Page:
Between the scruffy sweetness of Luke Reynolds' rough, expressive tenor and the orchestral richness of the band's intricate arrangements, Burning in the Sun is an album that is easy to get lost in. Produced by Stephen Harris, (U2, Dave Matthews Band, Kula Shaker), its sound is immediately inviting and disarmingly nuanced. Some songs, such as the string-drenched "Every Ship Must Sail Away" and "If I Could," are lush with harmony and emotional portent, while others - particularly the insinuatingly propulsive "Boxcar Racer" and "Either Way It Goes" - bubble over with rhythmic energy and melodic allure. Throughout, the music carries the sort of inventiveness and depth of feeling found only in the best rock songwriting. Burning in the Sun's release date is February 15, 2005.
Blue Merle was born when Reynolds met bassist Jason Oettel, and the two began to work on some of the singer/guitarist's songs. "We really connected," says Reynolds, and he wasn't the only one to feel that way. A friend working at Sony ATV studios in Nashville offered some free studio time, and while the two were cutting demos the president of Sony Publishing unexpectedly dropped by. "He offered us a production deal and a publishing deal," says Reynolds. They ultimately passed on the deal, but were amazed by the offer. "That was four months into our being a band, so it came really fast," he adds.
Despite that auspicious beginning, Blue Merle wasn't in a rush to add members. Reynolds met Beau Stapleton - a mandolin-playing disciple of Neil Young and Sonic Youth - on a trip back home to Vermont, and got on so well that he soon invited Stapleton to join the band. William Ellis, a jazz-trained drummer who had become a successful session player in Nashville, was a college buddy of Oettel's, and came on to complete the rhythm section not long afterward.
Guitar, mandolin, fiddle, upright bass and drums isn't typical rock band instrumentation, but that's turned out to be a blessing in disguise for Blue Merle. "There wasn't a lot of thought put into the instrumentation," says Reynolds. "We just met musicians we really loved playing with, and whatever they played, that was the thing that came."
"It's actually simpler to work with," says producer Harris. "It's a fresh feeling, and pleasing on the ear. You don't have to knock the listener on the head. And that's the whole thing with the band - they have subtlety, which is beyond many people these days." "Subtlety is what makes Blue Merle what it is," agrees Reynolds. "The lyrics, the melody, the musicianship - it's all there, but it's never right in your face. There's a confidence to it, and you can feel it in the music."
10 questions for Blue Merle's Luke Reynolds
OK - I found out that the band's name comes from a Led Zeppelin song lyric ("Bron Y R Stomp"), but what exactly does it mean?
It turns out that a Blue Merle is a specific coloring in a collie type of dog and that Robert Plant owned one.
Stephen Harris (who's worked with U2 and the Dave Matthews band, among many others) produced your album - what was the process? How involved was he? How far into the songs did he get, arrangement wise?
Harris was very involved in the recording process and was a very natural extension of the band which allowed us to make the music we wanted, exactly the way we heard it. It was his ability to create an environment in which we could create freely, that was so incredible.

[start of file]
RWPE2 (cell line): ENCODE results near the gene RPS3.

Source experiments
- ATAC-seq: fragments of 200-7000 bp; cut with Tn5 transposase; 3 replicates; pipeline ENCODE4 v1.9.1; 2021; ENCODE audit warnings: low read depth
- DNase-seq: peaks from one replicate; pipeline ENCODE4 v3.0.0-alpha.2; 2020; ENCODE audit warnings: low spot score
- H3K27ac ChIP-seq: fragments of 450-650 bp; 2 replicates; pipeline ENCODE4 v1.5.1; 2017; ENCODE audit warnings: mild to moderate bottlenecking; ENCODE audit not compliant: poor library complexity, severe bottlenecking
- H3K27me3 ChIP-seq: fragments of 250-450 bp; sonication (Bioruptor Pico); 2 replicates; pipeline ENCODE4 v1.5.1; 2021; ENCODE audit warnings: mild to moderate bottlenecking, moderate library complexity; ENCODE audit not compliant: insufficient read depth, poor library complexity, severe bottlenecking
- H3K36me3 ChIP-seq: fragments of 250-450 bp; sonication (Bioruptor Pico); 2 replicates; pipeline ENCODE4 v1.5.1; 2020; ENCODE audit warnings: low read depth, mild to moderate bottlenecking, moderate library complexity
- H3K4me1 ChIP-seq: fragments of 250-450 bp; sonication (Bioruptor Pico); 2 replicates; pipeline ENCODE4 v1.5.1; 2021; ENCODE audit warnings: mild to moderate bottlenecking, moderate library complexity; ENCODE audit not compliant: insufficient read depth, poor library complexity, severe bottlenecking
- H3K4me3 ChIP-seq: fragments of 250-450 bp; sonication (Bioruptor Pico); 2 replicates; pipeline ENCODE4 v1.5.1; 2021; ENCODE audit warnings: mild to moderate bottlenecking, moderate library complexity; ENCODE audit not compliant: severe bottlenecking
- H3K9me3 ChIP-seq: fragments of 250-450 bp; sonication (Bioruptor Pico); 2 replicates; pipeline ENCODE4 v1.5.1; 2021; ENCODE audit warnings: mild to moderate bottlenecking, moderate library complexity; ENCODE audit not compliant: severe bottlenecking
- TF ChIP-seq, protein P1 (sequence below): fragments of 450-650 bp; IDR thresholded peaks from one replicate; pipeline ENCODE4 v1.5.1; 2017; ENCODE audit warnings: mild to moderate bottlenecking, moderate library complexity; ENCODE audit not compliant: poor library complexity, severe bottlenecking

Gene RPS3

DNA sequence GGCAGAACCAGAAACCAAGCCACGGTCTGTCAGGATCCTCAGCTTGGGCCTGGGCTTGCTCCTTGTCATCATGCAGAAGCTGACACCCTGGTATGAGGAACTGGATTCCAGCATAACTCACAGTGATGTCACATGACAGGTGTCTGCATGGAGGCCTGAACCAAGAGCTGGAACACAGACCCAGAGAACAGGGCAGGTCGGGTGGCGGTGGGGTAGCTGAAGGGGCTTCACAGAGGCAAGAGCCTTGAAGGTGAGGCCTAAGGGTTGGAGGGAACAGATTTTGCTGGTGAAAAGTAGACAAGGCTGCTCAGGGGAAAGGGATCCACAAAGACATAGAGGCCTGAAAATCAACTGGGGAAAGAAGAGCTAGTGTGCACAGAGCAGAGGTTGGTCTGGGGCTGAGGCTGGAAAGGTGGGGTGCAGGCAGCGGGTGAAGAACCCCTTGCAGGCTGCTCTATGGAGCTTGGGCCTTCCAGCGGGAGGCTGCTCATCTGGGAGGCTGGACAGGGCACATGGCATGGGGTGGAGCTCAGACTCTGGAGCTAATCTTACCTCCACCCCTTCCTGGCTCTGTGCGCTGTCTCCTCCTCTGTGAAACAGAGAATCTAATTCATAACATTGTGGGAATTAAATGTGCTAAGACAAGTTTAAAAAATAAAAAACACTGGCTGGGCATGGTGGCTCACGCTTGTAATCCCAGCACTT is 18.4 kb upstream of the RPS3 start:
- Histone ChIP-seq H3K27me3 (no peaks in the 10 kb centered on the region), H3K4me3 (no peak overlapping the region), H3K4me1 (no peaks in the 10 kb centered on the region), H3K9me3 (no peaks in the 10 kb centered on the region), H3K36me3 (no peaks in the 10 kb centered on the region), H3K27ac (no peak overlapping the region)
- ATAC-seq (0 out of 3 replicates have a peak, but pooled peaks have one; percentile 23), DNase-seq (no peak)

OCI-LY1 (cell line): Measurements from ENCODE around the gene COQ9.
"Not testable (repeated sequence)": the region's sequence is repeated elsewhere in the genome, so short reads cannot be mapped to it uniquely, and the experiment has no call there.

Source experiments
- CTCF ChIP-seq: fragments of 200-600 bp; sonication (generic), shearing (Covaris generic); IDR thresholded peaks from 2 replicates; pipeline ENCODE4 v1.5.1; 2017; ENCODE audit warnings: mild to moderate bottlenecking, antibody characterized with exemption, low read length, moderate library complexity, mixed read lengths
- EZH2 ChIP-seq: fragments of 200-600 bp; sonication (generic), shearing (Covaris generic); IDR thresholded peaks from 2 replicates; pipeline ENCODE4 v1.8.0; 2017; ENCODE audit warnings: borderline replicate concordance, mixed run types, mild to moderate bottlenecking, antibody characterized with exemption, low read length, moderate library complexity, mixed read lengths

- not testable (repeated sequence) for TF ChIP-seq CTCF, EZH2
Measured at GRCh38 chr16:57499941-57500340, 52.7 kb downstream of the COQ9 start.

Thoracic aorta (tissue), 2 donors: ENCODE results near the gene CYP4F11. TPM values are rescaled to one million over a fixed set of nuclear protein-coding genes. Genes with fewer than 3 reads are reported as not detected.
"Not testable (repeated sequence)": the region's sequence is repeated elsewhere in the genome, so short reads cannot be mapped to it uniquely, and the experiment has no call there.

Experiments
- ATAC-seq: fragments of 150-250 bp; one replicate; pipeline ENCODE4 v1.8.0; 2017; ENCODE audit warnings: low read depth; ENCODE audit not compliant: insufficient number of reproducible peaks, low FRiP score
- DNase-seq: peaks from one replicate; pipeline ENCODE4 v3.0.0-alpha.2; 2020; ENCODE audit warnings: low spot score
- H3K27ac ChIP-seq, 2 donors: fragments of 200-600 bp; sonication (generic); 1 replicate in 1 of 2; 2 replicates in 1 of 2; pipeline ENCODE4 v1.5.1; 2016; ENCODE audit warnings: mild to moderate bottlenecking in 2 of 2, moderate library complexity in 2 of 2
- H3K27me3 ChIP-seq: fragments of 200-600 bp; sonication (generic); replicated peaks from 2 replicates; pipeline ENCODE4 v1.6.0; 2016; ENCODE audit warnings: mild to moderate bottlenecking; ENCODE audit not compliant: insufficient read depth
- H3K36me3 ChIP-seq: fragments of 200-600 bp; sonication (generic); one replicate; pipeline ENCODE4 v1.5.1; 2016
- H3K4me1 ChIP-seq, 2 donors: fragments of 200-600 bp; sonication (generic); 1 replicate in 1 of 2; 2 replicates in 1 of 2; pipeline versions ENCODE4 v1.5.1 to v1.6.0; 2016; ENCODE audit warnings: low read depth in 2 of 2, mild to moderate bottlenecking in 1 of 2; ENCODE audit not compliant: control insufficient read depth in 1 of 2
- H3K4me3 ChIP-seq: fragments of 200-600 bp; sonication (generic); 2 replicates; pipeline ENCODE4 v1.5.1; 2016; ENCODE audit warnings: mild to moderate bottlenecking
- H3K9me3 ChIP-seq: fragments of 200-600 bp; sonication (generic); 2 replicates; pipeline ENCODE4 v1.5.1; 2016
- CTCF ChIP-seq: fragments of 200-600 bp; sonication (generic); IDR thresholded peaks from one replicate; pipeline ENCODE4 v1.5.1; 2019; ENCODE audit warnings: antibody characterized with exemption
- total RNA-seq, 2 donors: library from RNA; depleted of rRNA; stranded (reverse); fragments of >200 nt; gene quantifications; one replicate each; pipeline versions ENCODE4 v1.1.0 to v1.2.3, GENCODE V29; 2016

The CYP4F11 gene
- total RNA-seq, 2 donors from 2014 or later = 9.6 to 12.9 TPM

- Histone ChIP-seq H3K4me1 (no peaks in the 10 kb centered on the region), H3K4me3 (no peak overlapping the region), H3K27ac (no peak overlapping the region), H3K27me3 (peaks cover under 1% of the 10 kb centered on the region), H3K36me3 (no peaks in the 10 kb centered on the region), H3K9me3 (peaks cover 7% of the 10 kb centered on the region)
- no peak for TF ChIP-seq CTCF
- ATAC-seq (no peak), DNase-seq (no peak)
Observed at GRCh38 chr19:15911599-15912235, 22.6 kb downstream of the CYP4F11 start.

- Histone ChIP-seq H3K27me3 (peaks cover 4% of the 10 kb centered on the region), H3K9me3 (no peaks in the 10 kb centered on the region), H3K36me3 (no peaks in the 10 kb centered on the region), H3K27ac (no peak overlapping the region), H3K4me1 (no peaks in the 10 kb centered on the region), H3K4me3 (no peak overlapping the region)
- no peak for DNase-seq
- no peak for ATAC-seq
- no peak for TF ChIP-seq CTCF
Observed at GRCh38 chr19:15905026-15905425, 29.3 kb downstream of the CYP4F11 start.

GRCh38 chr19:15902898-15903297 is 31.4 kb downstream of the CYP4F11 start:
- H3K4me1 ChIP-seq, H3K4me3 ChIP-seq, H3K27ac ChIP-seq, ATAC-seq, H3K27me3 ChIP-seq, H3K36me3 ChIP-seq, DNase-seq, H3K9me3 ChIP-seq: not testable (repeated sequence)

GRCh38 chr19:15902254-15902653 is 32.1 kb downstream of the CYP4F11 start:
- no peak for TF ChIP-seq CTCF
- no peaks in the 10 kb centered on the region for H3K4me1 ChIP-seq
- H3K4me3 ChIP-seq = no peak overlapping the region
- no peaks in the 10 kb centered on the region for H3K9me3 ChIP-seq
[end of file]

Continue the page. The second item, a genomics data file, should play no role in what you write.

What music is in heavy rotation on your iPod right now?
Ray LaMontagne, The Beatles, The Police, Edgar Meyer, My Morning Jacket
What music is in heavy rotation in the Blue Merle tour van?
Lionel Richie, Ahmad Jamal, Patty Griffin, DJ Shadow, Wilco, Neil Young
Where's the very best place for lunch in Nashville?
For sure Bongo Java or Wild Oats, huge salads and coffee.
You guys are based in Nashville, but the band is actually from all over, right? Where is everyone's hometown?
Yes, we grew up all over the place, and I think that it shows in the diversity of our individual playing styles that make the band a whole. I grew up in Cornwall, Vermont, Beau in Reno, Nevada, William in Elizabethton, Tennessee, and Jason in Hendersonville, Tennessee.
What's your favorite "guilty pleasure" television show? Be honest, now!
Well I don't really watch TV for real, but I have an issue with overplaying something good when I get my hands on it - example, I've probably watched Anchorman with Will Farrell 6 times this week at the band house.
You guys are incredibly tight on stage - what are your rehearsals like? How much "jamming" goes into your songwriting?
There's a lot of playing and rehearsing that goes into anything that we bring out in public. Most often we'll work a song up 40 different ways until it's right. Also some songs will get worked up one or two guys at a time, and that helps keep the process fresh.
Name one band that you'd do almost anything to share a bill with.
Radiohead. We'll work for it.
Describe the best gig you've ever played
Probably Farm Aid this last September. I woke up and spent the morning with a bunch of farmers from all over the country in the hotel lobby drinking coffee and talking timber in the parking lot raining, spoke on the panel of artists and sponsors right after Steve Earle, and got to be a part of a truly incredible event and cause. The food was all organic, which is a rarity when you're on the road all the time and during the encore, every band came out on stage and sang "Will The Circle Be Unbroken". It was raining hard,and there were 24,000 people. I got my fingers crossed we're there next year. We want to be a part of the cause.